Category Archives: Pregnancy Discrimination Act


The Pregnancy Discrimination Act (PDA) states that “employers must treat women affected by pregnancy . . . the same for all employment-related purposes . . . as other persons not so affected but similar in their ability or in-ability to work.”

What does this mean in the real world?  UPS recently found out when it was sued for sidelining a pregnant employee who could not lift the 70 pounds UPS requires of its drivers.  The US Supreme Court’s Young v. UPS decision now gives businesses around the country clear guidance as to how the PDA will apply to them.

Peggy Young was a part-time driver for UPS. When she became pregnant, her doctor advised her that she should not lift more than 20 pounds. UPS, however, required drivers like Young to be able to lift up to 70 pounds. UPS told Young that she could not work while

under a lifting restriction.

Young sued UPS, claiming that it acted unlawfully in refusing to accommodate her pregnancy-related lifting restriction. Young presented several favorable facts that she believed she could prove. She pointed to UPS policies that accommodated workers who were injured on the job, had disabilities covered by the Americans with Disabilities Act of 1990 (ADA), or had lost Department of Transportation (DOT) certifications. Pursuant to these policies, Young contended, UPS had accommodated several individuals whose disabilities created work restrictions similar to hers. She argued that these policies showed that UPS discriminated against its pregnant employees because it had a light-duty-for-injury policy for numerous “other persons,” but not for pregnant workers.

UPS responded that, since Young did not fall within the on-the-job injury, ADA, or DOT categories, it had not discriminated against Young on the basis of pregnancy, but had treated her just as it treated all “other” relevant “persons.”

Two lower courts ruled in favor of UPS, but the US Supreme Court reversed and remanded the case for trial:  “The record here shows that Young created a genuine dispute as to whether UPS provided more favorable treatment to at least some employees whose situation cannot reasonably be distinguished from hers.” The court noted that:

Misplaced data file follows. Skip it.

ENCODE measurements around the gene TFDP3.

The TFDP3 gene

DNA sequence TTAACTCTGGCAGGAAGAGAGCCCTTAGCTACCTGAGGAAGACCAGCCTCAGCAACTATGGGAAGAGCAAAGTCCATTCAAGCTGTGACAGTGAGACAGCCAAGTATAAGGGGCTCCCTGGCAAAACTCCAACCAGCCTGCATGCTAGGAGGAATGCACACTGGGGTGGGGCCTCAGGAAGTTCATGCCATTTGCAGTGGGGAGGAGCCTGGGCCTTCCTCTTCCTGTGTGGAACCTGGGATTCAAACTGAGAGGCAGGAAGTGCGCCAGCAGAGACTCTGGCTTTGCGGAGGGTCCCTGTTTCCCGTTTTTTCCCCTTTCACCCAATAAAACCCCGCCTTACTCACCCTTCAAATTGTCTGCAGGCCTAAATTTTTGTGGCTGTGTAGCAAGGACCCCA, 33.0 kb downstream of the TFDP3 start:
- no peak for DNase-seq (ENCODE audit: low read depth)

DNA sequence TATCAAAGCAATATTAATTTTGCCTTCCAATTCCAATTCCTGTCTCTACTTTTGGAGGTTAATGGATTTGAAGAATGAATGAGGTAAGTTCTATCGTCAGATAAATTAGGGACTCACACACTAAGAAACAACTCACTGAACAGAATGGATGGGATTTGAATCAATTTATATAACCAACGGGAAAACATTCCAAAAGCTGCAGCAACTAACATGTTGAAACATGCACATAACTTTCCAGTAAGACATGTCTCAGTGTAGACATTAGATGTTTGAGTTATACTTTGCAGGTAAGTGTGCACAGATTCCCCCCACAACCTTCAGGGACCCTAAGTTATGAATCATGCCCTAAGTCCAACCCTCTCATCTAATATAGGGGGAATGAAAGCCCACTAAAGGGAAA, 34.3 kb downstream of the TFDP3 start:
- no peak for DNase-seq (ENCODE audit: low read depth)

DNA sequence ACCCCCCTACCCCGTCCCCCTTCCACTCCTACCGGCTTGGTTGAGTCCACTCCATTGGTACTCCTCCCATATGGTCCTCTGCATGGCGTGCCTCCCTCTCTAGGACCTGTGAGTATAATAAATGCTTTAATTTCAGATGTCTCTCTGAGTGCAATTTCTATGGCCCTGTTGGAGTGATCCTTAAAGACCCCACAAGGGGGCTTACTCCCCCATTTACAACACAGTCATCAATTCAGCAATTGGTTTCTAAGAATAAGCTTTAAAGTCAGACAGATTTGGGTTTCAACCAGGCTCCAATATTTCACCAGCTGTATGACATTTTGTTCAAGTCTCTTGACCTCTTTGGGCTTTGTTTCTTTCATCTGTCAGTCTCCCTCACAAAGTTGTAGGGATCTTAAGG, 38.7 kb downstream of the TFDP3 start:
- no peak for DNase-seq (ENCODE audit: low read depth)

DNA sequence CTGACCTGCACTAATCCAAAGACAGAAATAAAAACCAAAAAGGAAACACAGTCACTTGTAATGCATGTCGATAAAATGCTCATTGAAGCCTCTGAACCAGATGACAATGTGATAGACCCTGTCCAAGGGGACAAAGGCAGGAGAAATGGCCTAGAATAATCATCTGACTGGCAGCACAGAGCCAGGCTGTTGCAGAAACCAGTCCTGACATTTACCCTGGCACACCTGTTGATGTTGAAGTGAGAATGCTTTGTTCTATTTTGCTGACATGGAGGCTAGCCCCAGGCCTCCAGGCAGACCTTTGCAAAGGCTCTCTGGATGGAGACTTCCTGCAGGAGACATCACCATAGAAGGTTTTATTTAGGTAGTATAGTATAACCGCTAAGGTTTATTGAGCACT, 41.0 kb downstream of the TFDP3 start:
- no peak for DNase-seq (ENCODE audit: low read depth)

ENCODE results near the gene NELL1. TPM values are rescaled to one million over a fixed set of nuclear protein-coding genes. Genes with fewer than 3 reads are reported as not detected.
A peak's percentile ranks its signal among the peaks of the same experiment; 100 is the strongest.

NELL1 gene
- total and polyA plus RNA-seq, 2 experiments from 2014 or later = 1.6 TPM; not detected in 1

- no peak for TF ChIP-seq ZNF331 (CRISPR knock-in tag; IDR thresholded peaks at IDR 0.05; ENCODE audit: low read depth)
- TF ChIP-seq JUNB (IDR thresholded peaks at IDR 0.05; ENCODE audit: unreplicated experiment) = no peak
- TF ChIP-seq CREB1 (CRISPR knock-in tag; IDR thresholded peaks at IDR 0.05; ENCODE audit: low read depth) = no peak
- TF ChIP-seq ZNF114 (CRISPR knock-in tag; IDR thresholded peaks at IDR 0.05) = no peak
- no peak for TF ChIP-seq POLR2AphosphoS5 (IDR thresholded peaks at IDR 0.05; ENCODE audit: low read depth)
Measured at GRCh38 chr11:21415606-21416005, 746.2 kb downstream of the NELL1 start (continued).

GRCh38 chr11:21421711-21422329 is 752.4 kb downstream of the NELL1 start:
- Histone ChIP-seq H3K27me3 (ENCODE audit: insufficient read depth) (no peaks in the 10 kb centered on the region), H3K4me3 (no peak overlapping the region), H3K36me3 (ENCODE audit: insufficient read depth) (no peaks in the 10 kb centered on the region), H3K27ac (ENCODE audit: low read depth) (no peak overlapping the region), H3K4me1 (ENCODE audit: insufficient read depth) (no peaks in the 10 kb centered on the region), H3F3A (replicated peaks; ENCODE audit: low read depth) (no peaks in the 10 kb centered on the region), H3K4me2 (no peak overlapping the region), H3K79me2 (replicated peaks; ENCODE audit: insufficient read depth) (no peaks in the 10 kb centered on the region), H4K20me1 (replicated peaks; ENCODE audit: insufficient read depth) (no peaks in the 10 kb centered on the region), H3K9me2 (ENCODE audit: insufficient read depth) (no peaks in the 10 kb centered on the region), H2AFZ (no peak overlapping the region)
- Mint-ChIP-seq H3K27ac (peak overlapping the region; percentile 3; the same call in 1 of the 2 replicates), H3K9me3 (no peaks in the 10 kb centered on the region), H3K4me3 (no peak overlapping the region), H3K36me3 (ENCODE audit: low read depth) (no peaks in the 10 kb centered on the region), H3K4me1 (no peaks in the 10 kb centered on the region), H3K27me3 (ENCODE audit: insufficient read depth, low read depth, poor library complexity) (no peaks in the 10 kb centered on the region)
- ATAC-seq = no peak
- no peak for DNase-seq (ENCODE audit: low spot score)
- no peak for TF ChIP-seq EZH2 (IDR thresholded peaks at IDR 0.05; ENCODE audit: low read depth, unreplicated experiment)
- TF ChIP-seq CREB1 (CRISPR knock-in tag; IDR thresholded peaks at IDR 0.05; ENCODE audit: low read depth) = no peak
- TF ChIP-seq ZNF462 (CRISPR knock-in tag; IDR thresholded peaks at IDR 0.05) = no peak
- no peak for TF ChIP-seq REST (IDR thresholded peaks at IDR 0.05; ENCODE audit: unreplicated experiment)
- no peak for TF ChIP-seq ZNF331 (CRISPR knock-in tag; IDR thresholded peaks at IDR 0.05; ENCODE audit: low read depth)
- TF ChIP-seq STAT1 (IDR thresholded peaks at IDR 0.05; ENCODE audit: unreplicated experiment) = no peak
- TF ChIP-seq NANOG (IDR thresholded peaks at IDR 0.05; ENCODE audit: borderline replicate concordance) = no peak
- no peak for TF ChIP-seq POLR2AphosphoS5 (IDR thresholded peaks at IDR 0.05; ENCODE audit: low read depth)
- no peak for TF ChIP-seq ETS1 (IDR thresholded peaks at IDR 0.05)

“The plaintiff can create a genuine issue of material fact as to whether a significant burden exists by providing evidence that the employer accommodates a large percentage of nonpregnant workers while failing to accommodate a large percentage of pregnant workers. Here, for example, if the facts are as Young says they are, she can show that UPS accommodates most nonpregnant employees with lifting limitations while categorically failing to accommodate pregnant employees with lifting limitations. Young might also add that the fact that UPS has multiple policies that accommodate nonpregnant employees with lifting restrictions suggests that its reasons for failing toaccommodate pregnant employees with lifting restrictionsare not sufficiently strong—to the point that a jury could find that its reasons for failing to accommodate pregnant employees give rise to an inference of intentional discrimination.”


Any time a manager or owner considers whether or how to accommodate a pregnant employee, it should always ask:  if I fail to provide a requested accommodation can it be argued that I have treated nonpregnant employees more favorably in the past?  In other words, were accommodations made for nonpregnant employees that are not being offered to this pregnant employee?  If the answer to these questions is yes, the employer is courting (so to speak) a pregnancy discrimination claim.

The same analysis applies when deciding whether to discipline or terminate a pregnant employee.  Disciplining or terminating a pregnant employee often draws the highest level of scrutiny, particularly when the employee has no prior record of discipline.  Indeed, one out of every five Title VII lawsuits involves allegations of pregnancy discrimination.


Pregnancy discrimination case involve a variety of fact patterns, including:

  • refusing to hire, failing to promote, demoting, or firing pregnant workers after learning they are pregnant;
  • discharging workers who take medical leave for pregnancy-related conditions (such as a miscarriage);
  • limiting employment opportunities for pregnant women, such as by placing them on involuntary leave, refusing to let them continue working beyond a certain point in the pregnancy, reducing work hours, or limiting work assignments due to employer safety concerns;
  • requiring medical clearances not required of non-pregnant workers;
  • failing to accommodate pregnancy-related work restrictions where similar accommodations are or would be provided to non-pregnant workers;
  • refusing to allow lactating mothers to return to work; and
  • retaliating against employees – or those close to pregnant employees – who complained about pregnancy discrimination.

Businesses should carefully consider their options — and risks — when confronted with potential pregnancy discrimination situations.   Avoiding pregnancy discrimination claims is not difficult if one understands the law and undertakes the steps contemplated in the Young v. UPS decision.

Art Bourque has guided businesses individuals on various aspects relating to pregnancy in the workplace.  He has both defended and brought claims regarding pregnancy discrimination.  Contact Mr. Bourque with any questions regarding pregnancy or other employment or human resource issues.